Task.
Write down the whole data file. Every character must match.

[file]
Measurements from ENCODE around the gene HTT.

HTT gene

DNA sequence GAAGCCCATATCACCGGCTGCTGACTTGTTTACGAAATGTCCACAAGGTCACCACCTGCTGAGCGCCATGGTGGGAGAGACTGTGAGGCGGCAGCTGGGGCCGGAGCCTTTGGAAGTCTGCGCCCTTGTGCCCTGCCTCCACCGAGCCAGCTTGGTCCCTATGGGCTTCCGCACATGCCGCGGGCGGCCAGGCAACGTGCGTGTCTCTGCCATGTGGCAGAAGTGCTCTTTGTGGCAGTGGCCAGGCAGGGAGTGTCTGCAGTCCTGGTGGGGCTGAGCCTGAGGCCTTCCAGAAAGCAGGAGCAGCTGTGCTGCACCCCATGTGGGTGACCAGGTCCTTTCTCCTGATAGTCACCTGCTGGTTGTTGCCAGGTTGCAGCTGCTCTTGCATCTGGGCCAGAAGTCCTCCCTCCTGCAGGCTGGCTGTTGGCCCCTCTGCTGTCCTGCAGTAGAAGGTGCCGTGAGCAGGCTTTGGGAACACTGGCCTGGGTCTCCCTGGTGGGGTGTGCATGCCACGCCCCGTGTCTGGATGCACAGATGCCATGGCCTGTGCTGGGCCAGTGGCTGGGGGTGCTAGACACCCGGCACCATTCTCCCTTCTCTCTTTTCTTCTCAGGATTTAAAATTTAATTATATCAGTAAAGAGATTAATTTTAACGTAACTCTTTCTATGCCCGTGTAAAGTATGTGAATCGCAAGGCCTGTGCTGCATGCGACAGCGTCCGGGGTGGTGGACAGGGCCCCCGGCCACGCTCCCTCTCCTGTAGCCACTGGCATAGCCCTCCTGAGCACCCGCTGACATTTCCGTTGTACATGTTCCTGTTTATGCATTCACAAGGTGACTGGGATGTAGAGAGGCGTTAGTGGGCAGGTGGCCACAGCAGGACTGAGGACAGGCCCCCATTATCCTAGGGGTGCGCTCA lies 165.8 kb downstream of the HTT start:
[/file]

Measurements from ENCODE around the gene HTT.

HTT gene

DNA sequence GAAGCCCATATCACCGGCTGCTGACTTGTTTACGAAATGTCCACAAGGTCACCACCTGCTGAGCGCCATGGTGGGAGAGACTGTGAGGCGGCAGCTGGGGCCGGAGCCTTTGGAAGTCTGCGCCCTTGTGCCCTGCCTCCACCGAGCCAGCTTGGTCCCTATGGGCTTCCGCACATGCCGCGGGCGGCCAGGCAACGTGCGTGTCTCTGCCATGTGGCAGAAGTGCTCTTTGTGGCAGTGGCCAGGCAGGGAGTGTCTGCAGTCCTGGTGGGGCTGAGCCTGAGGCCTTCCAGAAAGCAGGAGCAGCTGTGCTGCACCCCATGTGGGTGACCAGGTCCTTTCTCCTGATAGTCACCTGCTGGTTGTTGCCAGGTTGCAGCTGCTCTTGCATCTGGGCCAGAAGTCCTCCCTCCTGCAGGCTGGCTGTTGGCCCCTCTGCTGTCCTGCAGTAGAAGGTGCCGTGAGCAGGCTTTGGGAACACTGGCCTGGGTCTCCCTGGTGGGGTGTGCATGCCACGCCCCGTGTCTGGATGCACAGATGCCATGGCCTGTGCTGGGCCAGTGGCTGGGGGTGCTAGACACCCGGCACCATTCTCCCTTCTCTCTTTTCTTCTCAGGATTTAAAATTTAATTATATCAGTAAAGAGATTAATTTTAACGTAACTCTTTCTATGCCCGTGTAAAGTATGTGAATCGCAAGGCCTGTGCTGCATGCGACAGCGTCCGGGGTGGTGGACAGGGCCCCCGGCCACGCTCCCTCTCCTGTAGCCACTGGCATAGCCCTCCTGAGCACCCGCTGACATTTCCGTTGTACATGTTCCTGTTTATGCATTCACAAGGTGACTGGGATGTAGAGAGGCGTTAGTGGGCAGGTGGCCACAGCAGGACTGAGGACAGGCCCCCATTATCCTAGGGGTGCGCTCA lies 165.8 kb downstream of the HTT start: